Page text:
Elizabeth Price at the
Walker Art Center

Ryan Fontaine

I’ve got 5-4-3-2-1,
I’ve got a red pair of high-heels on
Tumble me over, it doesn’t take much,
Tumble me over, tumble me, push
In my red high-heels I’ve no control
The rituals of repression are so old,
You can do what you like, there’ll be no reprisal,
I’m yours, yes I’m yours, it’s my means of survival

—lyric by Eve Libertine from Crass record Penis Envy

In Elizabeth Price’s brilliant and unnerving, two-channel short film Felt Tip there is a segment in which the obvious joke of the men’s necktie as phallus and signifier of power is analyzed and dissected by a voice-over narration while the dual-screen vertical image of a series of ties are occasionally interrupted by short clips of a woman’s lower legs in high heels grinding on a dance floor to a bouncy, synth-heavy beat. This juxtaposition makes me think of the impractical, old school absurdity of heels as required female office attire that limit the abilities of both fight and flight, but also the role heels play in fashion, in the club and their potential for liberation and subversion. Indeed later in the film we are instructed in how to subvert the necktie, with all of its patriarchal coding and symbology, into “The Long Tongue” by clipping the narrow end, making a conventional knot but not tucking in the fluted end, but rather letting it flop like a lolling tongue. I immediately visualize a subcultural gathering, perhaps at an underground club, where the “Long Tongue” is everywhere on the dance floor, signifying opposition to the “Executive Level”, the term Price uses for “The Man” or “The Establishment” in her near-future dystopia. “The Tongue” specifically symbolizes knowledge of how we got here, the “Long Memory” of class struggle with all of its disappointments and defeats. It can’t be long before some corporation starts mass producing clip-on “Tongues” and selling them back to us, but that must be further in the future.

We are told, in the future, “Things haven’t gone our way, no!” But we’ll always have “The Long Tongue”, or some other strategy of mad style, wild style, bell bottoms, bondage pants, mohawks, long hair, grills, etc., ways to tell the world “I’m not down with all this bullshit, fuck the police!” Besides fashion, we also have our attenuation to slapstick or “The Bad Joke”, in this case the necktie as wearable penis, the ultimate and oft mocked symbol of male authority. We laugh at the buffoon with his extra long red phallus draped around his neck, but guess what? I think he’s in on the joke! Sorry to say, but I think he may be laughing at us laughing at him.

Sadly, the narrator of Felt Tip herself, rebellious tendencies and all, works for “The Man” in the “Administrative Core”, mostly at the task of licensing our bodies as data receptacles, with information etched into the proteins, or keratin, of our lunula, the half moon at the base of our fingernails. This is mainly for very important data. It seems that in the future we have moved on from the role of mere information mines for Google, Facebook, Apple, etc. and become living “Soft Drives”. But this seems so impermanent! What happens when we die? Do they harvest our fingers? Have we become like futuristic bike messengers physically moving data from one downtown building to the next so it is safe from online theft by Russian hackers? So many questions, but the bottom line is that the underlying power dynamics of our present society don’t appear to have improved in the coming years. We have become the “Store” or “Cache”. The companion film of Felt Tip, part of a trilogy, Kohl deals more with an outdated and abandoned version of the “Store”, the coal mine. We have become the new and improved coal mine, the modern conduit of wealth creation. Those at the “Executive Level” remain the same as they always were with their symbols of secret societies and elite clubs, of power passed down generation to generation, built into our architecture, woven into the very fabric of their clothing, especially the necktie. The only really new development is the power umbrella has been expanded to include a certain contingent of nouveau-riche, the upstart billionaire coder or billionaire producer or rapper like Jay-Z or Doctor Dre, for example.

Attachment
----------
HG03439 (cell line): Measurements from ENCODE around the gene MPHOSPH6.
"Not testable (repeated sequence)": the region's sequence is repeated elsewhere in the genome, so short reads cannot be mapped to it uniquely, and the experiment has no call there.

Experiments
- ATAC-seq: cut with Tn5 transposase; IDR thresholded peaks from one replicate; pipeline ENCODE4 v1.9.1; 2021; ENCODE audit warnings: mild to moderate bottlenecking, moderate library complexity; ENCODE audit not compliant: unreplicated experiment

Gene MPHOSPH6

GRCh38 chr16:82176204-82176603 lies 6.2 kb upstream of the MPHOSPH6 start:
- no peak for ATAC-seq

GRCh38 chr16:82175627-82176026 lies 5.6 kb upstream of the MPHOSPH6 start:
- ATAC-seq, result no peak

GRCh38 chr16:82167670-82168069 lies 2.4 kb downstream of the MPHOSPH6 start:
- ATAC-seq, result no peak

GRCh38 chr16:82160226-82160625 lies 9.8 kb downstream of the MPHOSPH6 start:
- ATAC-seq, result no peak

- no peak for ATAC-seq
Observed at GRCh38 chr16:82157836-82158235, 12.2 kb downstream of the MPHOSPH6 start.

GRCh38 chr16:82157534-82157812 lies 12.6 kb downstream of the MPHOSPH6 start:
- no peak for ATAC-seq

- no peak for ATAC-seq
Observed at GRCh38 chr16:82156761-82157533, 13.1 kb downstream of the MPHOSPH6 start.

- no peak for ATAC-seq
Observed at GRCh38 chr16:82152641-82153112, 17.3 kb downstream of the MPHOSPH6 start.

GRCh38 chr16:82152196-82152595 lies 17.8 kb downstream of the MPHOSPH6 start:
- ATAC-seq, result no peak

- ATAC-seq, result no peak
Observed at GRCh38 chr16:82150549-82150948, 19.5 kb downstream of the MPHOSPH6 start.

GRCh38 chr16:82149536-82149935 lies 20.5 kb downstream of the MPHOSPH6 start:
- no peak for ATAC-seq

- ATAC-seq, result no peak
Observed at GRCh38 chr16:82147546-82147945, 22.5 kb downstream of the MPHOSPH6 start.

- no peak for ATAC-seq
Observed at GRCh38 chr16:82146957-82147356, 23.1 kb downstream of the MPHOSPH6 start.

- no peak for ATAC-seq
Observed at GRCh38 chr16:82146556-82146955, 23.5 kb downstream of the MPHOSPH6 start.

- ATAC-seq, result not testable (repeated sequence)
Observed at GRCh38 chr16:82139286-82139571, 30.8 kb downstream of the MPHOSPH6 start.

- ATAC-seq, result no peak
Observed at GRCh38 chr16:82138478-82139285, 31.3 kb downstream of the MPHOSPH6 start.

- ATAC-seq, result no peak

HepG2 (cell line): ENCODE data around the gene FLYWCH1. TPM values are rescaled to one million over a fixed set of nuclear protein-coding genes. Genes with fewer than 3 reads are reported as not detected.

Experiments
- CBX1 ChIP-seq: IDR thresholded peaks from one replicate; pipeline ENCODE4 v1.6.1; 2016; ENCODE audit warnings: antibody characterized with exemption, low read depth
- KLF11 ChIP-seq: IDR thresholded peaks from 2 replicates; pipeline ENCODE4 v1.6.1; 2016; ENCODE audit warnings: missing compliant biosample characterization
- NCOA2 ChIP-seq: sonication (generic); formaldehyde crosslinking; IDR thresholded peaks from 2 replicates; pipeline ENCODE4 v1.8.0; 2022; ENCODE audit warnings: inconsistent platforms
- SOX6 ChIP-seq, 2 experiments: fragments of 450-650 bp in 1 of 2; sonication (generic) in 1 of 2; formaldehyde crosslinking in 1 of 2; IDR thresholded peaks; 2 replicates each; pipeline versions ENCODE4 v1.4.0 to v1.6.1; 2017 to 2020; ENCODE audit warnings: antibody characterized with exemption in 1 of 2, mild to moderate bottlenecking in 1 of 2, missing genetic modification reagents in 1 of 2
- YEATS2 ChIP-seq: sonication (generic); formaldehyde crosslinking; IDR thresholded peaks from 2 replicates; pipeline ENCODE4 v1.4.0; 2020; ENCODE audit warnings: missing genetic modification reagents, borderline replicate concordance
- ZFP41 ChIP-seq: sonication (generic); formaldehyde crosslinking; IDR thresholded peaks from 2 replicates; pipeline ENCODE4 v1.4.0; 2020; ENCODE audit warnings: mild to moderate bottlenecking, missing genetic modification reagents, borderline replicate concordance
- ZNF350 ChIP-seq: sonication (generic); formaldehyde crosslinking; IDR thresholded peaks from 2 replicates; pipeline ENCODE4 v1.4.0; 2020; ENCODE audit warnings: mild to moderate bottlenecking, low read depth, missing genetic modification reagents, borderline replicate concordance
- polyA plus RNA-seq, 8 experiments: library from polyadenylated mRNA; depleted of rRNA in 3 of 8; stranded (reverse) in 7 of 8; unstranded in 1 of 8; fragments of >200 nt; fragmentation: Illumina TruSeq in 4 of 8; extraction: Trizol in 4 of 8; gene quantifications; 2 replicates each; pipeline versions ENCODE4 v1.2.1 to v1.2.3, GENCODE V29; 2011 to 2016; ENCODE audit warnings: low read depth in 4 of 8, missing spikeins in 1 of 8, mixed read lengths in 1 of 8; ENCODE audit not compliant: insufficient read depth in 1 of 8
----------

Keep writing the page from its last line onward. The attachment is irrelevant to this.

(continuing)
A recurring image in Felt Tip and Kohl, is a DNA helix or fern-like strand that bounces slightly, with unobtrusive wires running through it, at times contrasted against a split view of the “Corporate Level”, symbolized by a desk, a whiskey glass, a phallic (but soft) felt tip pen and a copy of Reimut Reiche’s Sexuality and Class Struggle. Although the narrator never reveals the fact, these spiraling fronds actually are not DNA (the ultimate data storage mechanism) or ferns, but microscopic images of keratin. Until they have suddenly transformed into spiraling strips of neckties! Price’s shifting and layering of images, symbolism, archival history, futuristic world building, analysis of gender dynamics, class struggle and neoliberal global capitalism all within the context of “The Bad Joke” is relentless, efficient and generally spot on. Just the right amount of information and imagery is used to layer an effective and mysterious narrative on top of a plausible and authentic history of programmable data, textile production and information transference as well as a future projection of where we are headed that rings simultaneously true and absurd. Felt Tip paints a funny yet bleak picture of ourselves and our predicament, but offers the kind of hope that visionary art often does. Price tells us that while the “Corporate Level” might be onto us and all the ineffective ways we try to undermine their power, actually we’re onto them being onto us. So there!

Elizabeth Price’s films “Kohl” and “Felt Tip” are on display at the Walker Art Center through March 1, 2020